Dr Nicola Mori (INFN Florence)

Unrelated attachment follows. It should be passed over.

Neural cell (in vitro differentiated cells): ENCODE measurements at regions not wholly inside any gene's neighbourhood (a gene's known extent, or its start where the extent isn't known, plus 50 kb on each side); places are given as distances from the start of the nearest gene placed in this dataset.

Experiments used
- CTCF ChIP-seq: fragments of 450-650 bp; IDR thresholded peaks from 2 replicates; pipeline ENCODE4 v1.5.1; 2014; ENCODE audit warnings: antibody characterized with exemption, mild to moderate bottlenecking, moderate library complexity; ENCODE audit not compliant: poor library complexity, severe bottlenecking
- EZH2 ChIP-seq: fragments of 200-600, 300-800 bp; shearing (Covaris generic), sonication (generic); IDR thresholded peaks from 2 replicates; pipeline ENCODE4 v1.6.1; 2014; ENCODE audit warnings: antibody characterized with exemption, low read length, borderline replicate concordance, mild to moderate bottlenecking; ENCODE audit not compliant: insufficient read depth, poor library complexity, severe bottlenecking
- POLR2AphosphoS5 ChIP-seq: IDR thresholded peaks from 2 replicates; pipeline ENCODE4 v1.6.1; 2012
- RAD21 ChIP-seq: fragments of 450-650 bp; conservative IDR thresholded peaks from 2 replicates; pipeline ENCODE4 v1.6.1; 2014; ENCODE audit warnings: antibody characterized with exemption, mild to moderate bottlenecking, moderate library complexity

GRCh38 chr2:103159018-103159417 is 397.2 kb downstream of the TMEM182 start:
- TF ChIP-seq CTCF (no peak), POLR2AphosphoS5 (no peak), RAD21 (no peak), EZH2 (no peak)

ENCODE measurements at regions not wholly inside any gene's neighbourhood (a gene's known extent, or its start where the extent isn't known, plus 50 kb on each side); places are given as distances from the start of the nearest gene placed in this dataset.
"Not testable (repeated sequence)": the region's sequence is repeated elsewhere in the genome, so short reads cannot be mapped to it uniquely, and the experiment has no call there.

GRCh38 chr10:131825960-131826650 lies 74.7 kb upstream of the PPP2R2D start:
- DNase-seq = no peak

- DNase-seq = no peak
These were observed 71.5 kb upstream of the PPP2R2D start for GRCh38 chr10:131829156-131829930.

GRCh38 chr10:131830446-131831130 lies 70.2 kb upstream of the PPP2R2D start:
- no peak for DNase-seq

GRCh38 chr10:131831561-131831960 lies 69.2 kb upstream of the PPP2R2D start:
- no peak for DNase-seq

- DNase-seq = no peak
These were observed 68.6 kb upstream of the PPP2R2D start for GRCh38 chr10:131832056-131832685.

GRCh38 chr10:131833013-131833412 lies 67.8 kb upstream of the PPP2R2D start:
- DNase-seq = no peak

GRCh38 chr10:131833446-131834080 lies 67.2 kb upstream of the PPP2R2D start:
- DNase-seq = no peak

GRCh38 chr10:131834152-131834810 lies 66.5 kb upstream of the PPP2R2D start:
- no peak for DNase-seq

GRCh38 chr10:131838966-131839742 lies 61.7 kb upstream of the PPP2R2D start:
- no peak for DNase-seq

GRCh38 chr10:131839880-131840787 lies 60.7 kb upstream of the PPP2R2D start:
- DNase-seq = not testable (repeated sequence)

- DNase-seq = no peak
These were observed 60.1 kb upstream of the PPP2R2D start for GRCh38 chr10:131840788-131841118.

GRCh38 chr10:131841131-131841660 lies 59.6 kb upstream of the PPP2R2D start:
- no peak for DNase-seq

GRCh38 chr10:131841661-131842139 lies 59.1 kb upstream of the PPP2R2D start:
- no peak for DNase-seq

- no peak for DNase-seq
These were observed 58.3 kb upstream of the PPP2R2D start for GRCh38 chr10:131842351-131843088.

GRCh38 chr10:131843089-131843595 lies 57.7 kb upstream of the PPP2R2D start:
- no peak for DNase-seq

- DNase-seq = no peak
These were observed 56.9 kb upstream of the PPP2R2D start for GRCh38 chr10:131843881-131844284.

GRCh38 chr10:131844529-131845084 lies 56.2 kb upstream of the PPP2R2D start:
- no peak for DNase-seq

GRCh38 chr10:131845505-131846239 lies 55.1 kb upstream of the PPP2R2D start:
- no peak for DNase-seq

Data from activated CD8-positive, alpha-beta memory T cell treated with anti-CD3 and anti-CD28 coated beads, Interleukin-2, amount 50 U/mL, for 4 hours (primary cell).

Calorimetry plays an essential role in experiments for observing very high energy gamma and cosmic rays in space. Geometrical dimensions and mass of the calorimeter are the main limiting factors. The available mass depends on the design of the detector and the total available mass of the payload. It is therefore important to optimize the geometrical acceptance of the calorimeter for rare events, its granularity for the identification of the arriving particle and its depth for the energy measurement. We studied the design of a calorimeter that could simultaneously optimize these characteristics assuming a limit mass of about 1.6 t. The best choice resulted to be a homogeneous calorimeter made by cesium iodide (CsI), as the best compromise between the radiation and interaction lengths of the material. The most convenient geometry is cubic and isotropic to detect particles arriving from any direction in space, thus maximizing the acceptance; granularity is obtained by filling the cubic volume with small cubic CsI crystal. The total depth in any direction is very high both in radiation and interaction lengths, and allows for electromagnetic particle identification better than 10-5 and optimal energy measurement. Side of the crystal and needed space between them for managing their mechanical support and external electrical connections have been studied. A prototype has been realized and preliminary tests on high energy electron and proton beams are reported.
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